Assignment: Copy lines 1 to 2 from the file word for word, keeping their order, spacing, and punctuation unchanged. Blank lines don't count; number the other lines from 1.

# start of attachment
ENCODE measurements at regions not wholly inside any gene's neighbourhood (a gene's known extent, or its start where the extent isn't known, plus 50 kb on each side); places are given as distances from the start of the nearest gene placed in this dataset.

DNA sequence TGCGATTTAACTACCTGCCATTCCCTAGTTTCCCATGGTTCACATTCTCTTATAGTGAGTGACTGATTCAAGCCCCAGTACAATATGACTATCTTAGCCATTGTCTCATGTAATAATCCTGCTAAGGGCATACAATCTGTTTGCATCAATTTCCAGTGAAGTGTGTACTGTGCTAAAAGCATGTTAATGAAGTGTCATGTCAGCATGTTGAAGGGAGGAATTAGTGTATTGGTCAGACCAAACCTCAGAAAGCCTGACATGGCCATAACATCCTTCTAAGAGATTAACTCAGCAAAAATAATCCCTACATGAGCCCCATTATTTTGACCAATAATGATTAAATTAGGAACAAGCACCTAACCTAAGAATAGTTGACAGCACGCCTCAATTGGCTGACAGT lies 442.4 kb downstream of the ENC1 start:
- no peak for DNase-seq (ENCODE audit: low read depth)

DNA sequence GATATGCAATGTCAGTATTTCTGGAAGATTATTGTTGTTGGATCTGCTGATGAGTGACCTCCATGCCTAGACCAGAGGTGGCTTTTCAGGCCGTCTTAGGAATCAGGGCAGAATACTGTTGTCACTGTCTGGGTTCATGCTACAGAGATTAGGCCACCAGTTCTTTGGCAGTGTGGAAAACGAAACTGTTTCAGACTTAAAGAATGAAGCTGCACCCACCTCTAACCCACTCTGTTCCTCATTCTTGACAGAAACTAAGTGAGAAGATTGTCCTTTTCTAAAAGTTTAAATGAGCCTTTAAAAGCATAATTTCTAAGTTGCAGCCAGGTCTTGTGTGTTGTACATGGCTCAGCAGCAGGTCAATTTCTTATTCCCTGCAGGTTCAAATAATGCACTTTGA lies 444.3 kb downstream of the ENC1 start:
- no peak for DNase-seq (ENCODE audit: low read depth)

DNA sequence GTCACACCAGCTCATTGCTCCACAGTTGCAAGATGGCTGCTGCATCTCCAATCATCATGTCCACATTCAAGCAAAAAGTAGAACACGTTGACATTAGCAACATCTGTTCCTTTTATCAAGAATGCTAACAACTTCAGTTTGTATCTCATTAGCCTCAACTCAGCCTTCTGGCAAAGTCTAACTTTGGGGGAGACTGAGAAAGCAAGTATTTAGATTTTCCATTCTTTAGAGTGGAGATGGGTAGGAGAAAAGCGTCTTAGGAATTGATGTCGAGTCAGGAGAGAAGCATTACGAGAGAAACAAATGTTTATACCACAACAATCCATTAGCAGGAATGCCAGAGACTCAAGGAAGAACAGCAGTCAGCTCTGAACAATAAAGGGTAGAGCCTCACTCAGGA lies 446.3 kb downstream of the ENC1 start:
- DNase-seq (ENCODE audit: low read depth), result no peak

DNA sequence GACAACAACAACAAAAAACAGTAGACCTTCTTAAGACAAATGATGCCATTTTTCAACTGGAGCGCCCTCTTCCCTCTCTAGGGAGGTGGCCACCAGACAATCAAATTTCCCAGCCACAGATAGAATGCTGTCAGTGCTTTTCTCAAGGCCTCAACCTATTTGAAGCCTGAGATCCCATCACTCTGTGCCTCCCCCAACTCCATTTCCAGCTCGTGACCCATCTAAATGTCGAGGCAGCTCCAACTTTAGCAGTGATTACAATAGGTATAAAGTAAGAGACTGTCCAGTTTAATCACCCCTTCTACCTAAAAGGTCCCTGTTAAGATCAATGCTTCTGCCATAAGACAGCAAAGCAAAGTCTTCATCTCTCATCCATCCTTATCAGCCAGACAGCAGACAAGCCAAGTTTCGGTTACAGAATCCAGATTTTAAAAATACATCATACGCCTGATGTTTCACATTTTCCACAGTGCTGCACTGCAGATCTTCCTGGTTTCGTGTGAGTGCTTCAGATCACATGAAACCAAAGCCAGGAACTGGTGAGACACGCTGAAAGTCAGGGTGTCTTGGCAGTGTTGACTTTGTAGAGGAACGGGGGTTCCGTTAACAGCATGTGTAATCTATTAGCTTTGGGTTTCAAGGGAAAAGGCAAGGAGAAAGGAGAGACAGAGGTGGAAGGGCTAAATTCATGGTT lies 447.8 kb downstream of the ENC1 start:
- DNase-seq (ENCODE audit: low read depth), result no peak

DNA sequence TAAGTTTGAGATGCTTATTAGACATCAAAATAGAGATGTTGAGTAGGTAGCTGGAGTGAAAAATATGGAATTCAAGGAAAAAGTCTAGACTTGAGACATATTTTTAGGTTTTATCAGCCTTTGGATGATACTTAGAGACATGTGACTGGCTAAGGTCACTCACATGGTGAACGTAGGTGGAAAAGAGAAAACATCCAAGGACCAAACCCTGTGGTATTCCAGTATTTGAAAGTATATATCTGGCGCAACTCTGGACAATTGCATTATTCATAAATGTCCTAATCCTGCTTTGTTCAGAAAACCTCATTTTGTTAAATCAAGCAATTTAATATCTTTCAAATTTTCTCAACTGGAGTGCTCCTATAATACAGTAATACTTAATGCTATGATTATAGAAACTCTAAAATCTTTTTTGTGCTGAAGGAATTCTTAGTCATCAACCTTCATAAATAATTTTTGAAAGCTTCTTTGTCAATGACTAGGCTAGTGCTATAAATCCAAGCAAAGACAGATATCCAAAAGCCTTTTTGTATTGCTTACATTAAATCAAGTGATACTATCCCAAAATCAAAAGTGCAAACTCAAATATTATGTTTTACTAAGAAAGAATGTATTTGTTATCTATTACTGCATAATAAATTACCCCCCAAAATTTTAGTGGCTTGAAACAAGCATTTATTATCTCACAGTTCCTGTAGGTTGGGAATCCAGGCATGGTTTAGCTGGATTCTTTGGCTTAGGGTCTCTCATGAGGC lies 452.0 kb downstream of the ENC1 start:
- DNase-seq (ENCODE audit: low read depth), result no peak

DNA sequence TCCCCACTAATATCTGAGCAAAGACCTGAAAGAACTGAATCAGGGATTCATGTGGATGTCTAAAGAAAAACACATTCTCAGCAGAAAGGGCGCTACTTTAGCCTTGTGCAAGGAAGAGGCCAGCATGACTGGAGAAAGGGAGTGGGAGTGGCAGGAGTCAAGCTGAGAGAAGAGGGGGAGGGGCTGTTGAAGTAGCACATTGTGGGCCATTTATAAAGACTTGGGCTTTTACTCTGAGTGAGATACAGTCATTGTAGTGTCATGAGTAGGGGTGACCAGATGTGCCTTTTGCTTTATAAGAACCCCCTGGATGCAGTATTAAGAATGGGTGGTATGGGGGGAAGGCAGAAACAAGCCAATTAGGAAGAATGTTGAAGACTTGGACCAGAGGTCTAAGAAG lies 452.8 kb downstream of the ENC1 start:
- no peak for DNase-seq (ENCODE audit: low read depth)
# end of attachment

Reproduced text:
ENCODE measurements at regions not wholly inside any gene's neighbourhood (a gene's known extent, or its start where the extent isn't known, plus 50 kb on each side); places are given as distances from the start of the nearest gene placed in this dataset.

DNA sequence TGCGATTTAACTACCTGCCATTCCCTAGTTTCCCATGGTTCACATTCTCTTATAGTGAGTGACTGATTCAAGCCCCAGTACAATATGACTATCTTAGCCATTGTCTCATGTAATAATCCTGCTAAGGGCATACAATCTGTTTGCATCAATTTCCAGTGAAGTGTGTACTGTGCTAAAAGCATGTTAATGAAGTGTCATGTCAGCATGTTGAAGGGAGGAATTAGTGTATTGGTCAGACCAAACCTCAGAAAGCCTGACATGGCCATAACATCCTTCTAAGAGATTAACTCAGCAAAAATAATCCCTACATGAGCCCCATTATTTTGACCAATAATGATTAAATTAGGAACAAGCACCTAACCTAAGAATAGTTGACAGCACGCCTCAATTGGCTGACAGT lies 442.4 kb downstream of the ENC1 start: